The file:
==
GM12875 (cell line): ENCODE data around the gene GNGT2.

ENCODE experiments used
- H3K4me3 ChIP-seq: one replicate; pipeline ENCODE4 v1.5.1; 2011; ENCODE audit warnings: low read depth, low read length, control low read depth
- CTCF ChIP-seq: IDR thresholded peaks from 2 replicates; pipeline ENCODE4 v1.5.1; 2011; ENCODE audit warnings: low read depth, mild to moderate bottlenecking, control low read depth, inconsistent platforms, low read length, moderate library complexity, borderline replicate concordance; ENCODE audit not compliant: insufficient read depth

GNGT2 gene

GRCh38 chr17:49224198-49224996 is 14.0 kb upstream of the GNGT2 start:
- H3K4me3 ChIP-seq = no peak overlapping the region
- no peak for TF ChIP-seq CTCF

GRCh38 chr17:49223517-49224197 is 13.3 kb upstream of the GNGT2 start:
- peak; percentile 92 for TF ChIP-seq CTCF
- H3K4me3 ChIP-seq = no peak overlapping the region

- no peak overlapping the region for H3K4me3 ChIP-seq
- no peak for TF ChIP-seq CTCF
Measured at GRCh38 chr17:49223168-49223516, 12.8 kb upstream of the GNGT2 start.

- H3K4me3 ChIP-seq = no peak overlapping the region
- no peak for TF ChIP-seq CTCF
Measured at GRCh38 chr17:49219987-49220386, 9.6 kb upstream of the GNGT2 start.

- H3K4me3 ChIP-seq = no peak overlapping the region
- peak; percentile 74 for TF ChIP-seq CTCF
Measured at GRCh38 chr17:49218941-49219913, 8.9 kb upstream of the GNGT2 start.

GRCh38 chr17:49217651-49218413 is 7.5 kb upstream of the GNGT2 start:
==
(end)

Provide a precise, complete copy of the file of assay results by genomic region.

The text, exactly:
GM12875 (cell line): ENCODE data around the gene GNGT2.

ENCODE experiments used
- H3K4me3 ChIP-seq: one replicate; pipeline ENCODE4 v1.5.1; 2011; ENCODE audit warnings: low read depth, low read length, control low read depth
- CTCF ChIP-seq: IDR thresholded peaks from 2 replicates; pipeline ENCODE4 v1.5.1; 2011; ENCODE audit warnings: low read depth, mild to moderate bottlenecking, control low read depth, inconsistent platforms, low read length, moderate library complexity, borderline replicate concordance; ENCODE audit not compliant: insufficient read depth

GNGT2 gene

GRCh38 chr17:49224198-49224996 is 14.0 kb upstream of the GNGT2 start:
- H3K4me3 ChIP-seq = no peak overlapping the region
- no peak for TF ChIP-seq CTCF

GRCh38 chr17:49223517-49224197 is 13.3 kb upstream of the GNGT2 start:
- peak; percentile 92 for TF ChIP-seq CTCF
- H3K4me3 ChIP-seq = no peak overlapping the region

- no peak overlapping the region for H3K4me3 ChIP-seq
- no peak for TF ChIP-seq CTCF
Measured at GRCh38 chr17:49223168-49223516, 12.8 kb upstream of the GNGT2 start.

- H3K4me3 ChIP-seq = no peak overlapping the region
- no peak for TF ChIP-seq CTCF
Measured at GRCh38 chr17:49219987-49220386, 9.6 kb upstream of the GNGT2 start.

- H3K4me3 ChIP-seq = no peak overlapping the region
- peak; percentile 74 for TF ChIP-seq CTCF
Measured at GRCh38 chr17:49218941-49219913, 8.9 kb upstream of the GNGT2 start.

GRCh38 chr17:49217651-49218413 is 7.5 kb upstream of the GNGT2 start: